All spoken Slavic languages in East Europe belong to East Slavonic group of languages with sharing many similarities. Regardless to the fact that Russian, Belorussian and Ukrainian languages are traditionally written by the Cyrillic alphabet, there are voices by Belarussian and Ukrainian nationalists to switch to Western Latin graphemes in order to be allegedly more European and lesser Russian. The same voices are also trying to negate a philological fact that both the Belorussian and Ukrainian languages are originating from the Old Russian language like Russian itself. A proto-Russian language existed from the 8th century onwards and became fragmented on the regional basis by the 13th century. A political division of Belarus and Ukraine between Poland-Lithuania and Muscovy-Russia finally broke up a linguistic unity of all East Slavs, and, therefore, the Ukrainian and Belarussian languages became separately standardized in the 19th century more on political than on philological foundations. In Belarussian case, the poetry of Yanka Kupala (1882−1942) and Yakub Kolas (1882−1956) gave a basis for standardized deviation of Belorussian language from Russian, and Vilnius-based journal Nasha niva created before the WWI necessary alphabetical, orthographical and grammatical norms for the Belarussian language. This deviation was soon recognized in the Soviet Union as a separate Belorussian language, formally enough different from Russian, was further standardized and promulgated. As a consequence of such de-Russification, according to the 1989 Soviet census, there were 77,9% of Belarus’ population who officially spoke Belarussian as their first language and only 13,2% of the local population speaking Russian as the first language. However, these official figures might be misleading in practice as, for instance, according to one survey in 1992, 60% of Belarus’ inhabitants preferred to use Russian in everyday life and 75% favored Belarussian-Russian bilingualism in public life and state institutions.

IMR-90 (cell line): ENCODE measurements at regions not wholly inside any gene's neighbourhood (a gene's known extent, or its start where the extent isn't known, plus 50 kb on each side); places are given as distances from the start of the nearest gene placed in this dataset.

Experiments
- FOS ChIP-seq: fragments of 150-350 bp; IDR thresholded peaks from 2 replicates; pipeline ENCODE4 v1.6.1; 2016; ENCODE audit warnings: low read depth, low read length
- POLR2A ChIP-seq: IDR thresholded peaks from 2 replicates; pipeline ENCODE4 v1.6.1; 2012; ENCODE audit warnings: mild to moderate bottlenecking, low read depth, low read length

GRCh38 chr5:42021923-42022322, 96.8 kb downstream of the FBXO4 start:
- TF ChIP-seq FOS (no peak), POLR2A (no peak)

Jan Palmowski, A Dictionary of Contemporary World History from 1900 to the Present Day, Oxford−New York: Oxford University Press, 2004, 56.
 In this article, I use an adjective Belarussian but not Belarusian as the second option is, in fact, an artificial politicized Russophobic construction. In German historiography, for instance, is used only the first option (Weißrussische) [Prof. Dr. Hans-Erich Stier at al. (eds.), Westermann Großer zur Weltgeschichte, Braunschweig: Westermann Schulbuchverlag GmbH, 1985, 160].
 Grigory Ioffe, “Understading Belarus: Belarusian Identity”, Europe-Asia Studies, Vol. 55, No. 8, 2003, 1241.
 A President of Belarus, Alyaksandr Lukashenka is calling himself as an “Orthodox atheist”, i.e., the atheist with a Christian Orthodox background.
 Benedict Anderson, Imagined Communities: Reflections on the Origin and Spread of Nationalism, Revised edition, London: Verso, 2016.
 Max Weber, “What is an Ethnic Group”, Montserrat Guibernau, John Rex (eds.), The Ethnicity. Reader. Nationalism, Multiculturalism and Migration, Maiden, MA: Polity Press, 1999, 18.